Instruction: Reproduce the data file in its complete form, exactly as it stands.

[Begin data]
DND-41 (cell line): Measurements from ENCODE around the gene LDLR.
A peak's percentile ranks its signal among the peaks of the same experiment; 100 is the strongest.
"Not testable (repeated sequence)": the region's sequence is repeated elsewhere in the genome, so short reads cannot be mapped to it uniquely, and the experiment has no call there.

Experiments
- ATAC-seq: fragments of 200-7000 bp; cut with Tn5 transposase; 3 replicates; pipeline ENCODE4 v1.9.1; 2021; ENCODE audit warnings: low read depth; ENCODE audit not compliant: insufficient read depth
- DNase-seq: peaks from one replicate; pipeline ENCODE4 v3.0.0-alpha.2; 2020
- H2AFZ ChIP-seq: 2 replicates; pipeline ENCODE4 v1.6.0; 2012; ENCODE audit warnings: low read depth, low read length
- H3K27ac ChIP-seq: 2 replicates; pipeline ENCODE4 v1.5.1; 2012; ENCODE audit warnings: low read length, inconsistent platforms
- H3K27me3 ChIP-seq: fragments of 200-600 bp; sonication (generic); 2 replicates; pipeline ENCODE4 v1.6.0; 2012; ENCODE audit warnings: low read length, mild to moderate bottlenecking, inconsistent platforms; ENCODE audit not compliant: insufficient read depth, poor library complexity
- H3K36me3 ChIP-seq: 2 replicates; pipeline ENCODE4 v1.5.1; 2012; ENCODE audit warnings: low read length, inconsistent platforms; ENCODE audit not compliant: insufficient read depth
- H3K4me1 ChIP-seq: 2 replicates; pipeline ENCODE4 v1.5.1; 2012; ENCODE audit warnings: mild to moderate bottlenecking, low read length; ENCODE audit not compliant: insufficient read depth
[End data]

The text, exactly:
DND-41 (cell line): Measurements from ENCODE around the gene LDLR.
A peak's percentile ranks its signal among the peaks of the same experiment; 100 is the strongest.
"Not testable (repeated sequence)": the region's sequence is repeated elsewhere in the genome, so short reads cannot be mapped to it uniquely, and the experiment has no call there.

Experiments
- ATAC-seq: fragments of 200-7000 bp; cut with Tn5 transposase; 3 replicates; pipeline ENCODE4 v1.9.1; 2021; ENCODE audit warnings: low read depth; ENCODE audit not compliant: insufficient read depth
- DNase-seq: peaks from one replicate; pipeline ENCODE4 v3.0.0-alpha.2; 2020
- H2AFZ ChIP-seq: 2 replicates; pipeline ENCODE4 v1.6.0; 2012; ENCODE audit warnings: low read depth, low read length
- H3K27ac ChIP-seq: 2 replicates; pipeline ENCODE4 v1.5.1; 2012; ENCODE audit warnings: low read length, inconsistent platforms
- H3K27me3 ChIP-seq: fragments of 200-600 bp; sonication (generic); 2 replicates; pipeline ENCODE4 v1.6.0; 2012; ENCODE audit warnings: low read length, mild to moderate bottlenecking, inconsistent platforms; ENCODE audit not compliant: insufficient read depth, poor library complexity
- H3K36me3 ChIP-seq: 2 replicates; pipeline ENCODE4 v1.5.1; 2012; ENCODE audit warnings: low read length, inconsistent platforms; ENCODE audit not compliant: insufficient read depth
- H3K4me1 ChIP-seq: 2 replicates; pipeline ENCODE4 v1.5.1; 2012; ENCODE audit warnings: mild to moderate bottlenecking, low read length; ENCODE audit not compliant: insufficient read depth